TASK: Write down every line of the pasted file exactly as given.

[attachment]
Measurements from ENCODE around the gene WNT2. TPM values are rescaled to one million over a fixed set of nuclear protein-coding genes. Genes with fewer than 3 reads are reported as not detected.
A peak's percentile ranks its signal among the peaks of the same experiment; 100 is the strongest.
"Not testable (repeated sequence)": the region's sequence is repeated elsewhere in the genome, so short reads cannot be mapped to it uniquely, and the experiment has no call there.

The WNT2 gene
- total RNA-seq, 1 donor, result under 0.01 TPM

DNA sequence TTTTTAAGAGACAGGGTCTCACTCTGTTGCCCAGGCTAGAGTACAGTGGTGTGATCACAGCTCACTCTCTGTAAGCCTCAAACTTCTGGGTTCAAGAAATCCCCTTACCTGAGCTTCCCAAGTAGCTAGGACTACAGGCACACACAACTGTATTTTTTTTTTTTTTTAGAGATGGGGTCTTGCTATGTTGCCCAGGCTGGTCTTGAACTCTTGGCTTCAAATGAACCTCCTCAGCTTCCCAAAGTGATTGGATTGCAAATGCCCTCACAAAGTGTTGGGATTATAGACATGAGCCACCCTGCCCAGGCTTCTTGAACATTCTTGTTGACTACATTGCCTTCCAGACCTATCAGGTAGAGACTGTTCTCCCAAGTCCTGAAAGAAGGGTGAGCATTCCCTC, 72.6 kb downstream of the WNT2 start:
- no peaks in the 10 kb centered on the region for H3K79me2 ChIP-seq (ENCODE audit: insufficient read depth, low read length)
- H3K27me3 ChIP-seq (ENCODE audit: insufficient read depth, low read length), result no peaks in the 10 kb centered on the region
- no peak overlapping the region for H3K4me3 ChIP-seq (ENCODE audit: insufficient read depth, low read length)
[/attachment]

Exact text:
Measurements from ENCODE around the gene WNT2. TPM values are rescaled to one million over a fixed set of nuclear protein-coding genes. Genes with fewer than 3 reads are reported as not detected.
A peak's percentile ranks its signal among the peaks of the same experiment; 100 is the strongest.
"Not testable (repeated sequence)": the region's sequence is repeated elsewhere in the genome, so short reads cannot be mapped to it uniquely, and the experiment has no call there.

The WNT2 gene
- total RNA-seq, 1 donor, result under 0.01 TPM

DNA sequence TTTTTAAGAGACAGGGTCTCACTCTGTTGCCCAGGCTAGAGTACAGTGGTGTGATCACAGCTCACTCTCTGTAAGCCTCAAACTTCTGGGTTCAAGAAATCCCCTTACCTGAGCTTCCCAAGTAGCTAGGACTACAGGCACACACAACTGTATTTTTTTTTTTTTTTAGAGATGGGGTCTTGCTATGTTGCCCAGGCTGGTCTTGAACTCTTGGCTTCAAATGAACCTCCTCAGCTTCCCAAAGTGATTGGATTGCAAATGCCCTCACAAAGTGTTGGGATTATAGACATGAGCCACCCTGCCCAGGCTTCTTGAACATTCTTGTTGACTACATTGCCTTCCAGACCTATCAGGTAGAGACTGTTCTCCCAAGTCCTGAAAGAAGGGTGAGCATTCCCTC, 72.6 kb downstream of the WNT2 start:
- no peaks in the 10 kb centered on the region for H3K79me2 ChIP-seq (ENCODE audit: insufficient read depth, low read length)
- H3K27me3 ChIP-seq (ENCODE audit: insufficient read depth, low read length), result no peaks in the 10 kb centered on the region
- no peak overlapping the region for H3K4me3 ChIP-seq (ENCODE audit: insufficient read depth, low read length)